Virginia’s Heritage Migration Route
Although it has been known by many different names, such as the Great Road, the Great Philadelphia Road, and the Valley Turnpike, the 500-mile long Wilderness Road saw nearly 300,000 settlers on their way south through Virginia between 1775-1810. Traveling on foot or horseback, some settled along the way, while others continued on to the interior of the nation. The Conestoga wagon later became the favorite mode of transportation.
Today, travelers along the road will learn of blazing pioneers like Daniel Boone and the skills and values it took to make such a hard journey by visiting museums, living history interpretive villages, and forts, as well as historic downtown centers, schools, agricultural farms, and galleries.
In Radford, trace the history that began in 1762 when William and Mary Draper Ingles established Ingles Ferry at a spot on the New River between the Blue Ridge and Allegheny Mountains. It was the beginnings of a commercial center. Then in 1796, an enterprising settler built a tavern on the stagecoach route. The tavern was called Lovely Mount and also included a general store and blacksmith shop.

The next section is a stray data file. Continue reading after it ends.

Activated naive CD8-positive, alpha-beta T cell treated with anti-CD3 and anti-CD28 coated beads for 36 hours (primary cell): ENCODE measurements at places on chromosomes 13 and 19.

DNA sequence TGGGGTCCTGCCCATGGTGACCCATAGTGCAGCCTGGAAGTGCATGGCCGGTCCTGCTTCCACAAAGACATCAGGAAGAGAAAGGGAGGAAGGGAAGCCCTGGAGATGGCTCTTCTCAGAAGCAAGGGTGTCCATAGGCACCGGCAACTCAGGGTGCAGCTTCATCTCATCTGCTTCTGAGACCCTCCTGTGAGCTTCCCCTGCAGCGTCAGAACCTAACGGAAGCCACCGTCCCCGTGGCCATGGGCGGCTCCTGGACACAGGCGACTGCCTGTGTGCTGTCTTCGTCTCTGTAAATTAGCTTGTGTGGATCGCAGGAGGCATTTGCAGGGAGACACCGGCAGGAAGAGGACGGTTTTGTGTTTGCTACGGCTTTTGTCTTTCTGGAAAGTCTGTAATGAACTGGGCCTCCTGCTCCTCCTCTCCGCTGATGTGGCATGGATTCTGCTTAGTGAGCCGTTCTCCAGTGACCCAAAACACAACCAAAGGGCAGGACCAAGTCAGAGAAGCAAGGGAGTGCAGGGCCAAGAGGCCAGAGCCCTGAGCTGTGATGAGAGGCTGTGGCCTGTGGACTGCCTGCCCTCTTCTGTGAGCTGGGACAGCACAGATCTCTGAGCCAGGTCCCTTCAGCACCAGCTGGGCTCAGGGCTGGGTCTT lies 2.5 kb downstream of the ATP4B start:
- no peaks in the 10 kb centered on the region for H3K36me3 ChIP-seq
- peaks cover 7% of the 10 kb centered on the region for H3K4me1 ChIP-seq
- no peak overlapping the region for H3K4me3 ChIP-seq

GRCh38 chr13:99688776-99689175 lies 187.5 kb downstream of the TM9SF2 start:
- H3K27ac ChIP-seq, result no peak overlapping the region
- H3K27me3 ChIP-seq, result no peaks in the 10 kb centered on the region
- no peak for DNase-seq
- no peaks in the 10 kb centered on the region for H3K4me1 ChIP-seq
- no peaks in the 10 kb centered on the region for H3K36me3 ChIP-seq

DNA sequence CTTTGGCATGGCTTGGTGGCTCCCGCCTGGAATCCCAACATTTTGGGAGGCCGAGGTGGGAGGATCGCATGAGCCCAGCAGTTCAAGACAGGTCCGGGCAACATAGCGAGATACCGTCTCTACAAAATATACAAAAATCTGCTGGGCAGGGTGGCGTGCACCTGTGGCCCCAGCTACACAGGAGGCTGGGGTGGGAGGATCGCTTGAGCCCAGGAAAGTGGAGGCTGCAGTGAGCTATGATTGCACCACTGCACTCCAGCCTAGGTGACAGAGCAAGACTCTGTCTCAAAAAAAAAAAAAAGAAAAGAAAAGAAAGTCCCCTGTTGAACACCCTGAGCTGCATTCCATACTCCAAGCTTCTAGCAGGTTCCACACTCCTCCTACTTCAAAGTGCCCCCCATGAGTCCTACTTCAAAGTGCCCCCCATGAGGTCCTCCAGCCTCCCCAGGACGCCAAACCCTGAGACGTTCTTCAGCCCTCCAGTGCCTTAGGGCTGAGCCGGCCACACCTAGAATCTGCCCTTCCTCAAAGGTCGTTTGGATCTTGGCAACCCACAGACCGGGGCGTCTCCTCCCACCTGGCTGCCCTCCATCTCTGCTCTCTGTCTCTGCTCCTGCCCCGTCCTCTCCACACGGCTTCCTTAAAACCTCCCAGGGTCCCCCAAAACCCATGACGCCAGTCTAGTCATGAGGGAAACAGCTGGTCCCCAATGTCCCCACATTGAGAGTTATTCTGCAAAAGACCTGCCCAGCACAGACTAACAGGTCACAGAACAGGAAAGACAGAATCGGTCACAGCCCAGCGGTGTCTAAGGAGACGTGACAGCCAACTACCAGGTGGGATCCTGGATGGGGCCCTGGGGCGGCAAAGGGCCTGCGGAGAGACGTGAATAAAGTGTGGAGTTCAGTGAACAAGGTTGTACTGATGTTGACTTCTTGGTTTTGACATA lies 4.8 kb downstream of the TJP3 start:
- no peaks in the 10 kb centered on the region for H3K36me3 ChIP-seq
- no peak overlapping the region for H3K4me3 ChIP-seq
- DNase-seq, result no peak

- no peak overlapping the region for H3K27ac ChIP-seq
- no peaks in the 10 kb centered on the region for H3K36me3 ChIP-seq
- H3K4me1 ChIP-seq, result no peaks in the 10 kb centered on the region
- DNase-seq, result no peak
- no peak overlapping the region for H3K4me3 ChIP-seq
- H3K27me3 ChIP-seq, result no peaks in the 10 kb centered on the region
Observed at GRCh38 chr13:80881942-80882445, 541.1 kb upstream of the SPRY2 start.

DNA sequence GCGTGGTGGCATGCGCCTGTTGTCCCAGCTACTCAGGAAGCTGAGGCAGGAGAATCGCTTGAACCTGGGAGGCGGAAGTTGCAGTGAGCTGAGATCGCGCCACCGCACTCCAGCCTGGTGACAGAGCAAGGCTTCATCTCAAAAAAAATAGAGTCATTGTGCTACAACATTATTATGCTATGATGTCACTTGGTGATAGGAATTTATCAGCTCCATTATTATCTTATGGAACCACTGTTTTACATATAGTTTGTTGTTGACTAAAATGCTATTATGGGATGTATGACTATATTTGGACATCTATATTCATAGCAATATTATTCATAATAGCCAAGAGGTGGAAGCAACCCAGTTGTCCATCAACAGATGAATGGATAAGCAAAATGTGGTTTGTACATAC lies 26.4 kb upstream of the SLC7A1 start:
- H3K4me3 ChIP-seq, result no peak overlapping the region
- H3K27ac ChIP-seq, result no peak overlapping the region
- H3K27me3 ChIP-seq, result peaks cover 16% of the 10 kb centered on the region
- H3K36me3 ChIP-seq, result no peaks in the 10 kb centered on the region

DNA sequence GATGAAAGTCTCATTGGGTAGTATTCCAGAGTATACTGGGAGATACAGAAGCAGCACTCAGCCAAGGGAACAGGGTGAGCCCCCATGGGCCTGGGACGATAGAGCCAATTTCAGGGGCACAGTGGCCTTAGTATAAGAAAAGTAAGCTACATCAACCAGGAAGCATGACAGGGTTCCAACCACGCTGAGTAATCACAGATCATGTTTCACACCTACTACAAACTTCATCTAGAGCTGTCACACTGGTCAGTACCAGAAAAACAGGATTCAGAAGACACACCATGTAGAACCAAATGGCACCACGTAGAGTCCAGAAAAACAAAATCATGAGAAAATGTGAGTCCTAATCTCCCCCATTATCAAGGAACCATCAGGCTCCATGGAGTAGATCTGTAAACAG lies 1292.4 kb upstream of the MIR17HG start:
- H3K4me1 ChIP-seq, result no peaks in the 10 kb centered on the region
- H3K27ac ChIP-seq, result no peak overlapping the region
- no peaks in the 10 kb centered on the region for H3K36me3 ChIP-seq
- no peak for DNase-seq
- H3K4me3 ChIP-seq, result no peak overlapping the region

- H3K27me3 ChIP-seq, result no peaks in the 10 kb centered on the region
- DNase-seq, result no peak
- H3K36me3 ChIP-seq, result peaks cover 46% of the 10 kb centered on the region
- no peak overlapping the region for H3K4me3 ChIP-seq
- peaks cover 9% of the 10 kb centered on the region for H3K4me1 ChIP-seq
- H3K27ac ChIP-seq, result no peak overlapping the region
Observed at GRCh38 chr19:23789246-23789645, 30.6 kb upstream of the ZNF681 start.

Radford’s featured stops on the Wilderness Road include:
(Click link(s) below for more information.)
Mary Draper Ingles and Ingles Farm
Mary Draper Ingles Monument
Radford University Planetarium and Museum of the Earth Sciences
Appalachian Regional Studies Center at Radford University
Stretching from one end of the Commonwealth to the other, the Wilderness Road runs from just north of Winchester to the Cumberland Gap at the southwest tip of Virginia. Twenty-three communities and more than 130 stops are included on the Wilderness Road: Virginia’s Heritage Migration Route.
Visit our website for more information and a complete list of communities and sites.